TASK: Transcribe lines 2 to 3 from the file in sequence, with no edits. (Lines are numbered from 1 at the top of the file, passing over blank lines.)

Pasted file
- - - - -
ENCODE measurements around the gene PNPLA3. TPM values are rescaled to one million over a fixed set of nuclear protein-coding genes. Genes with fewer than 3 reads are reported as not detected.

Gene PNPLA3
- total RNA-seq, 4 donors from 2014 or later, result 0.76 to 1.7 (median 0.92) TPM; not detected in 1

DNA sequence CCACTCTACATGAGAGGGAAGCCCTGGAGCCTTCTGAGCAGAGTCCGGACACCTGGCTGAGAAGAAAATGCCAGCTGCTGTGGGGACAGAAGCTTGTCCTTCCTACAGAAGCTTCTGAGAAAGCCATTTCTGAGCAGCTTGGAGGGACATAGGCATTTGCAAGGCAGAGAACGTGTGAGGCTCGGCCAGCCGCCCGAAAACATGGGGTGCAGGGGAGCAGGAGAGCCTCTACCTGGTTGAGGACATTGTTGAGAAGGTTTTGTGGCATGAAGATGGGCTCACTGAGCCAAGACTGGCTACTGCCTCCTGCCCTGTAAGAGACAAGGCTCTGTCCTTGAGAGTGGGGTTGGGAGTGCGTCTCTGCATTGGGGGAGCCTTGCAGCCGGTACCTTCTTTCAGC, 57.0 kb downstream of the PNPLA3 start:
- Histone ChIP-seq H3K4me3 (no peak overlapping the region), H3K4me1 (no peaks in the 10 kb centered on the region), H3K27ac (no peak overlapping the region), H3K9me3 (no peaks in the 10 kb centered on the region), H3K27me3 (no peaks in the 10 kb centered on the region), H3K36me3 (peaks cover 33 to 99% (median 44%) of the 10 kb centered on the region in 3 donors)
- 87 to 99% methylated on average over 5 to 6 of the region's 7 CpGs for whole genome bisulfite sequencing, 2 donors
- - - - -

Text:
Gene PNPLA3
- total RNA-seq, 4 donors from 2014 or later, result 0.76 to 1.7 (median 0.92) TPM; not detected in 1